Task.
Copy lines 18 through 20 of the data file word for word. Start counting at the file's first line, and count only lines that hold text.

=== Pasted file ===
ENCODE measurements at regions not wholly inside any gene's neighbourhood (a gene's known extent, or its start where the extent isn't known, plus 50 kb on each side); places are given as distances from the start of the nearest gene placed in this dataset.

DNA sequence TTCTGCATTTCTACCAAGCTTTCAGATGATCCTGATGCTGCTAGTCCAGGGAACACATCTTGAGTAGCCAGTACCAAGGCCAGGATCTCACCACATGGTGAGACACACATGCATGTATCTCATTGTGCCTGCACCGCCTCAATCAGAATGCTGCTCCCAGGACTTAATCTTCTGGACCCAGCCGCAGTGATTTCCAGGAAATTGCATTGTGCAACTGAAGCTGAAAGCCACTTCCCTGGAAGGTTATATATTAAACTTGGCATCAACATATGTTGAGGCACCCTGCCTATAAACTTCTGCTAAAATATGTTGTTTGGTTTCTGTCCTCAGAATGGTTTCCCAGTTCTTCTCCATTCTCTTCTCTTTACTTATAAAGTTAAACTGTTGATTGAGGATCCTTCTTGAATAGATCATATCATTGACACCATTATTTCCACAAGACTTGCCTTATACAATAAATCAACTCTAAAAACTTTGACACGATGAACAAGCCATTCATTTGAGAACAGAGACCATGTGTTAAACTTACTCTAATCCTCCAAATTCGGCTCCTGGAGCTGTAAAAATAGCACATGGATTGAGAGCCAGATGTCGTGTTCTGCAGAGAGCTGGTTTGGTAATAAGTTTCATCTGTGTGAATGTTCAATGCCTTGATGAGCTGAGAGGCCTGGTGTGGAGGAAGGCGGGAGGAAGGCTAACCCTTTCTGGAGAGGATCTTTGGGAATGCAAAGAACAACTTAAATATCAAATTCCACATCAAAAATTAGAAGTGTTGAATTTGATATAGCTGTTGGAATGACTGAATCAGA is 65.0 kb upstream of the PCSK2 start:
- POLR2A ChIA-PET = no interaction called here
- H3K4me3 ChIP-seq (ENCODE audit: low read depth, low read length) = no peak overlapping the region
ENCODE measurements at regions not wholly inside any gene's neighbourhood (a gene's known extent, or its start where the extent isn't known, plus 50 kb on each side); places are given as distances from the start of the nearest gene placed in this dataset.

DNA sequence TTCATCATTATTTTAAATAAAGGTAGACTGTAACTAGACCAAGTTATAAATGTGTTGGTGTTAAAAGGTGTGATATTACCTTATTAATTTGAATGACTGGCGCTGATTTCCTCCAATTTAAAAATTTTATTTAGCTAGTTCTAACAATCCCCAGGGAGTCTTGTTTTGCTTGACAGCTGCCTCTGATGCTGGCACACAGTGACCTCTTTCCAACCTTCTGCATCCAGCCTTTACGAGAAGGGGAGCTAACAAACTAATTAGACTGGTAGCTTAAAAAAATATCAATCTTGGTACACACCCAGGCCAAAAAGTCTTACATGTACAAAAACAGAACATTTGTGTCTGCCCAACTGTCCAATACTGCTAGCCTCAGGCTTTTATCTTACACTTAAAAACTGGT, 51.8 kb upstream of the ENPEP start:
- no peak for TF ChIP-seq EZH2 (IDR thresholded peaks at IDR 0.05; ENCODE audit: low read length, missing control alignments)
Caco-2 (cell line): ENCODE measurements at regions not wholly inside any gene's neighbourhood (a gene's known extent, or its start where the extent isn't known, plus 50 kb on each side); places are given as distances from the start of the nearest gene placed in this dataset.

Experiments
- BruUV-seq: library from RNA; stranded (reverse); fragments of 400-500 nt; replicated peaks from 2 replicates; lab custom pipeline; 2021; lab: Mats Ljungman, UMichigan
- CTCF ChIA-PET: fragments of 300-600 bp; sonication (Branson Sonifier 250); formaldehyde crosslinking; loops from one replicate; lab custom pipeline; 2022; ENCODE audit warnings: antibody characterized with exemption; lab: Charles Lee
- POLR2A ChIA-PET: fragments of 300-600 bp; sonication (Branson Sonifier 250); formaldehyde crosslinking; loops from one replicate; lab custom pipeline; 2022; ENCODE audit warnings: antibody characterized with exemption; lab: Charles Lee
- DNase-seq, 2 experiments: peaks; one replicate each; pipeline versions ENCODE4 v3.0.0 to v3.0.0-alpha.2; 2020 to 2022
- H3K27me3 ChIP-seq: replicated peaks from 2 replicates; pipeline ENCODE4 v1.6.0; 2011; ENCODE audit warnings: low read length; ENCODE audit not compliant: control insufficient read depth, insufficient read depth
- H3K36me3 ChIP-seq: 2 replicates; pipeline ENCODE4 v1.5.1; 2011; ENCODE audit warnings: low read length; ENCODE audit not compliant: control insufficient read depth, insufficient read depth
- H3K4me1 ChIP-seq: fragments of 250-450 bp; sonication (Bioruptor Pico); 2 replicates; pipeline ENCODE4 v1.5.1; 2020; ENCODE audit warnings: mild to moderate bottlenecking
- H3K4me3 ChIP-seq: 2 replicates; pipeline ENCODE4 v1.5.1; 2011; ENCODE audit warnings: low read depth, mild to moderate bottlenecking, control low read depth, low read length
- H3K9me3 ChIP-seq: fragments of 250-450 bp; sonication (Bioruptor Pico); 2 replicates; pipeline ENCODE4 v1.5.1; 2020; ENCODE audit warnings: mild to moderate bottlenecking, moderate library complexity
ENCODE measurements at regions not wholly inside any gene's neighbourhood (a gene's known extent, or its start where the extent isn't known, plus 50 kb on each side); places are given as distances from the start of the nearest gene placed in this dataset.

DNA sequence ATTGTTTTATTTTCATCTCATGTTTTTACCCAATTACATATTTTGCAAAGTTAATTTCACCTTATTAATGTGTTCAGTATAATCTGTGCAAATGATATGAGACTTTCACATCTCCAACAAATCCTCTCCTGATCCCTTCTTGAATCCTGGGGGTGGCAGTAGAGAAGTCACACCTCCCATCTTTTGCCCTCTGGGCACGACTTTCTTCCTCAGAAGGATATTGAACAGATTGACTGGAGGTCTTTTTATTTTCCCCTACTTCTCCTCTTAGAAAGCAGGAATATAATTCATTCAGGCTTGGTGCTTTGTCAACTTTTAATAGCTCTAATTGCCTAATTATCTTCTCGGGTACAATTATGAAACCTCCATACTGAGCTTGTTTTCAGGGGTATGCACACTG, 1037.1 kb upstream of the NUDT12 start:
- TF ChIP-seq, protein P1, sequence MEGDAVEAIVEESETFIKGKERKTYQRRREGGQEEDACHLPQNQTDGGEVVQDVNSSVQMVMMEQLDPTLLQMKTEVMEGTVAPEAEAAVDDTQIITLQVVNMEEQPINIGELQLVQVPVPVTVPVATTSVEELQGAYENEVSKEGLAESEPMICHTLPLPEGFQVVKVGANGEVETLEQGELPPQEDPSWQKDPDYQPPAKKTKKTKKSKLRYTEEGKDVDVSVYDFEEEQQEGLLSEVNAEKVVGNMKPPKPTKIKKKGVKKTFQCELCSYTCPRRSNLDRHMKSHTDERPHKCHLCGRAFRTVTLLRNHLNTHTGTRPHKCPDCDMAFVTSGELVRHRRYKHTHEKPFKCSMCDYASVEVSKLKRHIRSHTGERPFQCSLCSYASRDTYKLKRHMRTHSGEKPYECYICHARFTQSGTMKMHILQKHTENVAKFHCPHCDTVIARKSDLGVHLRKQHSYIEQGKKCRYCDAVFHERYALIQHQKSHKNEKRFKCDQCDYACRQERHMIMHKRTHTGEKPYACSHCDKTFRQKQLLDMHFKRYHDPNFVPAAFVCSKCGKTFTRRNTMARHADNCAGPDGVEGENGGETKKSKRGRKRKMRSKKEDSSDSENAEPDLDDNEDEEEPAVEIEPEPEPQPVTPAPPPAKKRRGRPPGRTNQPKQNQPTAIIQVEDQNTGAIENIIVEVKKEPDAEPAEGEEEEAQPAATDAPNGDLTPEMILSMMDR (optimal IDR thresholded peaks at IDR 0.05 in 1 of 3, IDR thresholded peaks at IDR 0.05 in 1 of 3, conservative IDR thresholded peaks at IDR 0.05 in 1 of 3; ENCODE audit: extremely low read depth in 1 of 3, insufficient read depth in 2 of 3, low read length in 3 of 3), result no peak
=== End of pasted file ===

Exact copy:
- H3K9me3 ChIP-seq: fragments of 250-450 bp; sonication (Bioruptor Pico); 2 replicates; pipeline ENCODE4 v1.5.1; 2020; ENCODE audit warnings: mild to moderate bottlenecking, moderate library complexity
ENCODE measurements at regions not wholly inside any gene's neighbourhood (a gene's known extent, or its start where the extent isn't known, plus 50 kb on each side); places are given as distances from the start of the nearest gene placed in this dataset.

DNA sequence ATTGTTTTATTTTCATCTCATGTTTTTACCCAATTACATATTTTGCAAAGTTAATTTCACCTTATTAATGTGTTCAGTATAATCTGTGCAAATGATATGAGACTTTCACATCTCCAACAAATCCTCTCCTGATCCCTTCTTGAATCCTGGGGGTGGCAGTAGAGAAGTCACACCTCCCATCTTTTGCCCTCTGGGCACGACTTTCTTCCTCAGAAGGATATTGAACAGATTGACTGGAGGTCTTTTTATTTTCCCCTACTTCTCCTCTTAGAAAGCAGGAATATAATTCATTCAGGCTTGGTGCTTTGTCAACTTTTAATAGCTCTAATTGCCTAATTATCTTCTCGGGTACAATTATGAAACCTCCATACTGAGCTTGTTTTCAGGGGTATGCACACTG, 1037.1 kb upstream of the NUDT12 start: